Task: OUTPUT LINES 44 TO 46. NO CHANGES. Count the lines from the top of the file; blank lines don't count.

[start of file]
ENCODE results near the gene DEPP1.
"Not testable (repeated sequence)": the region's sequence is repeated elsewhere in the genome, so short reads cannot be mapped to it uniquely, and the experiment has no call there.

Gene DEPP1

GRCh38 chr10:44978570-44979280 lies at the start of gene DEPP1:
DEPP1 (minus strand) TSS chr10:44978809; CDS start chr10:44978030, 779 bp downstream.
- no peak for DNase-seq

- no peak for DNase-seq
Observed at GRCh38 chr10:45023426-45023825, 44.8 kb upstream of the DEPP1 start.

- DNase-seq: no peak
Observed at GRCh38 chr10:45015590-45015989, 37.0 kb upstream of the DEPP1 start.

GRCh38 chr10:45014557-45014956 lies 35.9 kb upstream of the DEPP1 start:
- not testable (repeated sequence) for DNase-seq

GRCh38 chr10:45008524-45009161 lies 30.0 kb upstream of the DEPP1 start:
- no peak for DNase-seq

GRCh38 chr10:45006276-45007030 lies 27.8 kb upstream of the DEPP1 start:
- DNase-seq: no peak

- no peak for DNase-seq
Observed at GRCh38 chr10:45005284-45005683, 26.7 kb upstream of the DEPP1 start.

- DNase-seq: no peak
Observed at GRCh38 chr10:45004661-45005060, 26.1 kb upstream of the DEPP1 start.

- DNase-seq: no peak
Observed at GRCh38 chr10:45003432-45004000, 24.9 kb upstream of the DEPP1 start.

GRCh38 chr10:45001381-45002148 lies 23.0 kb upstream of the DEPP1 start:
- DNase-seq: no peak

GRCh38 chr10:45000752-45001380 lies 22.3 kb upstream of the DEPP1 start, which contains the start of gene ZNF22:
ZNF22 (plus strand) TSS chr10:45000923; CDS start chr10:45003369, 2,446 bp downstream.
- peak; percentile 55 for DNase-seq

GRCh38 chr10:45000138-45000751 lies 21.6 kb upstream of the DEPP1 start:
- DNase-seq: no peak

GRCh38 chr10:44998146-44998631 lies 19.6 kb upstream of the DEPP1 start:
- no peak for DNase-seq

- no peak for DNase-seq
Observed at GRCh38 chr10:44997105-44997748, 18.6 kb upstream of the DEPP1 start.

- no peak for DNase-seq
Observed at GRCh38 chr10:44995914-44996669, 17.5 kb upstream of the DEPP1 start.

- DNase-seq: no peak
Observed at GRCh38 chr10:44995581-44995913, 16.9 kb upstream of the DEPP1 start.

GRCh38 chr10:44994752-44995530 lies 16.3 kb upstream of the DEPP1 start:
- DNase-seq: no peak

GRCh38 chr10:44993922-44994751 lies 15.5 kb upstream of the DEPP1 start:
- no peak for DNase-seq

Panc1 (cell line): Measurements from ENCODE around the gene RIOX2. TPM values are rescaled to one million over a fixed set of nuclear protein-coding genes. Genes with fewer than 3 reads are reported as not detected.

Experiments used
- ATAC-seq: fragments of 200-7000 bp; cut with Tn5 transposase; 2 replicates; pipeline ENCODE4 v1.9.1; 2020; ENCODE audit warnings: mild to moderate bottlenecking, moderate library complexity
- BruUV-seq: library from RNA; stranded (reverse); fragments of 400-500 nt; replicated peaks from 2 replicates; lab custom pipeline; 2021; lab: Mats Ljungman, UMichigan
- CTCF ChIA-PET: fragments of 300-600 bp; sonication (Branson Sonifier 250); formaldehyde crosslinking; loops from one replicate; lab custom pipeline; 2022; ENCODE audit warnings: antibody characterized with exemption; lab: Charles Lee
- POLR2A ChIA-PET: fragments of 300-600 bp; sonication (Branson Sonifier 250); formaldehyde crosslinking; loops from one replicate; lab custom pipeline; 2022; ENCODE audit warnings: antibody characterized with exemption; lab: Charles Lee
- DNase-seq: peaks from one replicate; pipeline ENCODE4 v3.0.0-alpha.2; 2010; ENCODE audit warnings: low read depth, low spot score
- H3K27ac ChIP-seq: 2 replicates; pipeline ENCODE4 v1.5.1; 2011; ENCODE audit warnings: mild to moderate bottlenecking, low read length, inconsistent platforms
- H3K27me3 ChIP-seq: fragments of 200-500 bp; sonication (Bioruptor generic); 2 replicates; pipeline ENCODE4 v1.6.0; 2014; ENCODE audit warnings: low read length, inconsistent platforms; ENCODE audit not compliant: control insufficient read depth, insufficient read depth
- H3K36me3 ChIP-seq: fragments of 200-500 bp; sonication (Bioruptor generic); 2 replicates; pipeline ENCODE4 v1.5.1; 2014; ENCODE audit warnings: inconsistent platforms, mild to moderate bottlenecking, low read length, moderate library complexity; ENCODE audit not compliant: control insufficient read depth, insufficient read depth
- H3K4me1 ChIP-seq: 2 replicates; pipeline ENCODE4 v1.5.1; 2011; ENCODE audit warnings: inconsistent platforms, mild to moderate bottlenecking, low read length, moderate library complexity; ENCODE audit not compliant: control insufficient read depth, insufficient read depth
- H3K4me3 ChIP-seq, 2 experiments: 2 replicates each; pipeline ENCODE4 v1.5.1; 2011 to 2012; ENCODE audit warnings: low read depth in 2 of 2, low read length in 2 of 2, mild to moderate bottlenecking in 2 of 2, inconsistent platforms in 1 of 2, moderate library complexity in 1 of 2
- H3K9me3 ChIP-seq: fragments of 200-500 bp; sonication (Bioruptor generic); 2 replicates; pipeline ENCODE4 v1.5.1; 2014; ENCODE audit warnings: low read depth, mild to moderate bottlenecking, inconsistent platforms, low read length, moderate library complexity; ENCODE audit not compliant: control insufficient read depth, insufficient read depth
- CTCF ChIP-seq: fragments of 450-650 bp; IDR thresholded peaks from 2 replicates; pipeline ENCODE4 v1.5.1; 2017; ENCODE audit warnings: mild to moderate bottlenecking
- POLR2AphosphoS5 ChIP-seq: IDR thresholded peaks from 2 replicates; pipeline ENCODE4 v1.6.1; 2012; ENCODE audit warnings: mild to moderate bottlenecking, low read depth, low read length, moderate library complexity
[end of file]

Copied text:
- ATAC-seq: fragments of 200-7000 bp; cut with Tn5 transposase; 2 replicates; pipeline ENCODE4 v1.9.1; 2020; ENCODE audit warnings: mild to moderate bottlenecking, moderate library complexity
- BruUV-seq: library from RNA; stranded (reverse); fragments of 400-500 nt; replicated peaks from 2 replicates; lab custom pipeline; 2021; lab: Mats Ljungman, UMichigan
- CTCF ChIA-PET: fragments of 300-600 bp; sonication (Branson Sonifier 250); formaldehyde crosslinking; loops from one replicate; lab custom pipeline; 2022; ENCODE audit warnings: antibody characterized with exemption; lab: Charles Lee